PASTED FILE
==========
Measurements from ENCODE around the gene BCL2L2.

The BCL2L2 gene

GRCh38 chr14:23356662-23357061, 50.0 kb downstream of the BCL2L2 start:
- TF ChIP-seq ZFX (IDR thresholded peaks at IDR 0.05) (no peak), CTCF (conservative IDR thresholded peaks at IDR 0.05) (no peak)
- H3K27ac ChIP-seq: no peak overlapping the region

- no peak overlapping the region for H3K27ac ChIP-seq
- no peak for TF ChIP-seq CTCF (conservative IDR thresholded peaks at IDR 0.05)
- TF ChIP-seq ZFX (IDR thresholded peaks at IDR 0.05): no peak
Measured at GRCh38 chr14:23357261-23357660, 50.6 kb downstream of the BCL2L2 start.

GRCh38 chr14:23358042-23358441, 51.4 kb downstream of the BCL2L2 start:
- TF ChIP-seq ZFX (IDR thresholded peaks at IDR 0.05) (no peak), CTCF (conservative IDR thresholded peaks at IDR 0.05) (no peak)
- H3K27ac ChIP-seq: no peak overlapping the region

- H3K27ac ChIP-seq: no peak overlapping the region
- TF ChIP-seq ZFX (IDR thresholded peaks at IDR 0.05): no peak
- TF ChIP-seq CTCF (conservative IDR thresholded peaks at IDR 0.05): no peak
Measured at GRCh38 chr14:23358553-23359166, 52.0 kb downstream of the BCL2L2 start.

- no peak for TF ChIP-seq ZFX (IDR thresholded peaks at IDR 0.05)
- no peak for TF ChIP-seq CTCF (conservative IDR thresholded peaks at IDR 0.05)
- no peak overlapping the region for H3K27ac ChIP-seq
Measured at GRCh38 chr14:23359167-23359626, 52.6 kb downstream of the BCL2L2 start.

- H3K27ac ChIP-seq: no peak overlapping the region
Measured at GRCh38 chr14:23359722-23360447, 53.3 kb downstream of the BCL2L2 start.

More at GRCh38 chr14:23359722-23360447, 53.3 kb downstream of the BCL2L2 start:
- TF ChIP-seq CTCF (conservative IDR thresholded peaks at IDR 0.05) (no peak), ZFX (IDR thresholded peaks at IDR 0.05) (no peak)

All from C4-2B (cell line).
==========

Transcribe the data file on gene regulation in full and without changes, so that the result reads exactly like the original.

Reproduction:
Measurements from ENCODE around the gene BCL2L2.

The BCL2L2 gene

GRCh38 chr14:23356662-23357061, 50.0 kb downstream of the BCL2L2 start:
- TF ChIP-seq ZFX (IDR thresholded peaks at IDR 0.05) (no peak), CTCF (conservative IDR thresholded peaks at IDR 0.05) (no peak)
- H3K27ac ChIP-seq: no peak overlapping the region

- no peak overlapping the region for H3K27ac ChIP-seq
- no peak for TF ChIP-seq CTCF (conservative IDR thresholded peaks at IDR 0.05)
- TF ChIP-seq ZFX (IDR thresholded peaks at IDR 0.05): no peak
Measured at GRCh38 chr14:23357261-23357660, 50.6 kb downstream of the BCL2L2 start.

GRCh38 chr14:23358042-23358441, 51.4 kb downstream of the BCL2L2 start:
- TF ChIP-seq ZFX (IDR thresholded peaks at IDR 0.05) (no peak), CTCF (conservative IDR thresholded peaks at IDR 0.05) (no peak)
- H3K27ac ChIP-seq: no peak overlapping the region

- H3K27ac ChIP-seq: no peak overlapping the region
- TF ChIP-seq ZFX (IDR thresholded peaks at IDR 0.05): no peak
- TF ChIP-seq CTCF (conservative IDR thresholded peaks at IDR 0.05): no peak
Measured at GRCh38 chr14:23358553-23359166, 52.0 kb downstream of the BCL2L2 start.

- no peak for TF ChIP-seq ZFX (IDR thresholded peaks at IDR 0.05)
- no peak for TF ChIP-seq CTCF (conservative IDR thresholded peaks at IDR 0.05)
- no peak overlapping the region for H3K27ac ChIP-seq
Measured at GRCh38 chr14:23359167-23359626, 52.6 kb downstream of the BCL2L2 start.

- H3K27ac ChIP-seq: no peak overlapping the region
Measured at GRCh38 chr14:23359722-23360447, 53.3 kb downstream of the BCL2L2 start.

More at GRCh38 chr14:23359722-23360447, 53.3 kb downstream of the BCL2L2 start:
- TF ChIP-seq CTCF (conservative IDR thresholded peaks at IDR 0.05) (no peak), ZFX (IDR thresholded peaks at IDR 0.05) (no peak)

All from C4-2B (cell line).